(MENAFN - Emirates News Agency (WAM)) A recently-released Dubai Chamber of Commerce and Industry study reveals that the UAE tourism sector has shown strong growth and has intensely contributed in promoting the country as a world tourism hub.
The study released on the sidelines of the launch of the 19th edition of the Arabian Travel Market which is attended by 2,400 companies from 87 countries indicates that the year 2012 augurs well for the growth of the tourism sector in the country.
Based on information derived from Business Monitor International (BMI) UAE Tourism Report Q1 2012, the study states that the UAE tourism sector is structured into tourism hospitality services (mainly hotels and restaurants), tourism transportation (mainly airline, airport and related travel services) and tourism infrastructure (shopping malls, shopping festivals, golf-course and infrastructure for sporting events like cricket, racing and football).
According to the World Travel and Tourism Council (WTTC), in 2011, 74.7% of UAE tourism spending was on leisure activities, while about 25.3% was on business activities. With UAE's strategic location and position as a tourist hub, foreigners contributed a large portion, about 78.5% in 2011, to the UAE's overall tourism spending.
Sector outlook and growth opportunities After buoyant historical growth, the UAE tourism sector is expected to see strong growth in the future. According to World Travel and Tourism Council (WTTC) forecasts, the UAE tourism sector is expected to experience annual real growth of about 6.5% during the period 2011-2021, with employment expected to also grow by an annual real growth rate of about 4.1% during this period.
The study further states that inbound arrivals from the traditionally important markets including the Middle East, Europe and the Asia-Pacific region are expected to show strong growth in 2012. However, it is also significant that arrivals from new markets, such as Latin America and Africa, which at present, contribute a small portion to the overall number of tourist arrivals are also expected to experience robust growth. Increased tourist flows from new markets indicate the UAE's success in diversifying the sources of its tourist arrivals.
Also, growth of tourist arrivals from emerging economies such as Asia-Pacific, Latin America and Africa is also important from the perspective of consumer expenditure, as the wealth of residents in these regions is expected to experience significant growth overtime. Also an important emerging prospect could be the growth of tourist flows from the world to other parts of the Middle East and North Africa (MENA) region, including places like Iraq and Turkey, for which Dubai can serve as a hub for global travellers.
Creating packages where visitors can combine business travel with leisure can perhaps serve to increase the average length of visitor stay, from its current level of about three nights. Success in helping the sector improve its competiveness would involve improving cooperation between tourism related entities, including tour operators, hotels and organisers of major sporting and shopping events. Other policy measures could include improved quality standards and a long-term strategy for the tourism sector. These measures could further contribute in improving the overall efficiency of the sector and could help realise long-term benefits from the opportunities presented by the growth of tourist flows from emerging economies.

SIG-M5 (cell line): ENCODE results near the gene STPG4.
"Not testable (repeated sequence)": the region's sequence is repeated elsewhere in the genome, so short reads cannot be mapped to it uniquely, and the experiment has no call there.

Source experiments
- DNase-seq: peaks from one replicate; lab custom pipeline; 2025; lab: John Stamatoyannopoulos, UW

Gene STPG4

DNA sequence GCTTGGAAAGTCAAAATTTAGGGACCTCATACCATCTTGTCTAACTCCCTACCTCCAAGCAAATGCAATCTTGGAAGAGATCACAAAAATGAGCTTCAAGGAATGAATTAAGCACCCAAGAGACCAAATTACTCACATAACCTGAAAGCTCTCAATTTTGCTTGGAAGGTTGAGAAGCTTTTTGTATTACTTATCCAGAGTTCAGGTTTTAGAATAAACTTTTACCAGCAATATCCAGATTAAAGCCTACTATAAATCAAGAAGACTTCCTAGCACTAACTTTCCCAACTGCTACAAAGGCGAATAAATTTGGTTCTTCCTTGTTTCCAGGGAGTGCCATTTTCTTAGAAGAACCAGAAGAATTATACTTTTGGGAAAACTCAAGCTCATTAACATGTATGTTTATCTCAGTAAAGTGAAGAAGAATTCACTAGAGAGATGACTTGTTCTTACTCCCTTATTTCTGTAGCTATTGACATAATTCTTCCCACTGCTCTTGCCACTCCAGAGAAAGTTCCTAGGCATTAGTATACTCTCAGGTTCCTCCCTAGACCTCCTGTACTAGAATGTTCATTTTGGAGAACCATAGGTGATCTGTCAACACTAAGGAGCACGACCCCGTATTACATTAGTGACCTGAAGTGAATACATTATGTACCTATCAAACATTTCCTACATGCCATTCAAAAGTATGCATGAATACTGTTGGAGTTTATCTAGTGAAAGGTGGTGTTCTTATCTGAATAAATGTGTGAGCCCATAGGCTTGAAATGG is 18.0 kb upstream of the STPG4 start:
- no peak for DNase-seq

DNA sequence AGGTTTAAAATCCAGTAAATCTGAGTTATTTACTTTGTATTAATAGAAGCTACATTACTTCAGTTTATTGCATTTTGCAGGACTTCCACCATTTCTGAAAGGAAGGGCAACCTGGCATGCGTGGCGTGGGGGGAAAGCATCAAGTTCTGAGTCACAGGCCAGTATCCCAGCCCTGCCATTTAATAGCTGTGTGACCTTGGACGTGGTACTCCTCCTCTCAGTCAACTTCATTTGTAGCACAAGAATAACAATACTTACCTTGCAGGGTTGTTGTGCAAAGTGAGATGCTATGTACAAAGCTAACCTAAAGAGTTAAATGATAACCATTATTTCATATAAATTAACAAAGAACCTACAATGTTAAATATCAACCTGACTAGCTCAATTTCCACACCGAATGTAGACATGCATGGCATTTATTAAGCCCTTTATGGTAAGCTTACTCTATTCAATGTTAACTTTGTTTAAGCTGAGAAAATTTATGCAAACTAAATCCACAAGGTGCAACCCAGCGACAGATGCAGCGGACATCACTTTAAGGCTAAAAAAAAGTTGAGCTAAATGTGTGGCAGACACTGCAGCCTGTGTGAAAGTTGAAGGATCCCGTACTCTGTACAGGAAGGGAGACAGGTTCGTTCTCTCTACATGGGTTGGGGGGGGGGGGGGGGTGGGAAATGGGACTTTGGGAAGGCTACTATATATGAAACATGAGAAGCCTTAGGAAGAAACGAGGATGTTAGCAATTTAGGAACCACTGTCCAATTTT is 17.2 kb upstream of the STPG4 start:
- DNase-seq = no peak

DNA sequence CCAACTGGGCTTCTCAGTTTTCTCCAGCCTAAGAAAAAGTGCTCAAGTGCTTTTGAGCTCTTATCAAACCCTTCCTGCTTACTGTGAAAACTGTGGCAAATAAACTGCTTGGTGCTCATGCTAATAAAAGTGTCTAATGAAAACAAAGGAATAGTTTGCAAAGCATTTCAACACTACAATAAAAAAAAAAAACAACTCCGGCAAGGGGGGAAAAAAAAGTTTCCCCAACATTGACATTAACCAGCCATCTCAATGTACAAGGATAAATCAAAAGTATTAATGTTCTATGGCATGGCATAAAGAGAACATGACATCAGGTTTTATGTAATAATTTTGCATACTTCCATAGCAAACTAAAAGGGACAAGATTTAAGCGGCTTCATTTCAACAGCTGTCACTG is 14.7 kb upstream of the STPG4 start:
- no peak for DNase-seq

Challenges facing the UAE tourism sector Important challenges facing the UAE tourism sector includes competition from other destinations, the need to offer a diverse range of tourism activities which can appeal to visitors of different ages and backgrounds, collaboration within the sector and the need to develop a long-term strategy for the sector.
Another important challenge is the short-length of stay by foreign visitors. Encouraging these visitors to stay longer, thereby spending more money in the UAE is important for the further development of the tourism sector.
Measures to meet these challenges could include development of a long-term strategy to help the sector's growth, attracting more business travellers who can spend more time and money, helping business travellers combine leisure with business travel and more cooperation between the government and the private sector.
Encouraging different tourist activities, such as eco-tourism could help to create a more sustainable tourism sector and could also help to improve the environment. It could help to attract a niche of travellers interested in more environmentally friendly tourism. Diversification of tourism flows into new markets, a strategy that has been successful given the growth figures highlighted in table 1, should also help the Dubai and UAE tourism sectors to continue to be the engine of future economic growth.
Conclusion and government initiatives The UAE tourism sector therefore has strong prospects for growth. A proactive policy on the part of the tourism sector businesses and the government to attract visitors from new potential growth markets of Turkey, Indonesia, Mongolia and Central Asia could help further strengthen the growth of this sector. Other measures could include more regional cooperation, with tourism agencies in the GCC and MENA regions, to position Dubai as a gateway for tourism travel to these countries from the rest of the world.
In its conclusion, the study states that Dubai's strategic location and strong air and transport infrastructure have given it the ability to project itself around the world as a hub of tourism. A sound long-term strategy to exploit future opportunities, and enable more private sector and government cooperation, could further cement its position as the world's tourism gateway to Asia, Africa and the Middle East.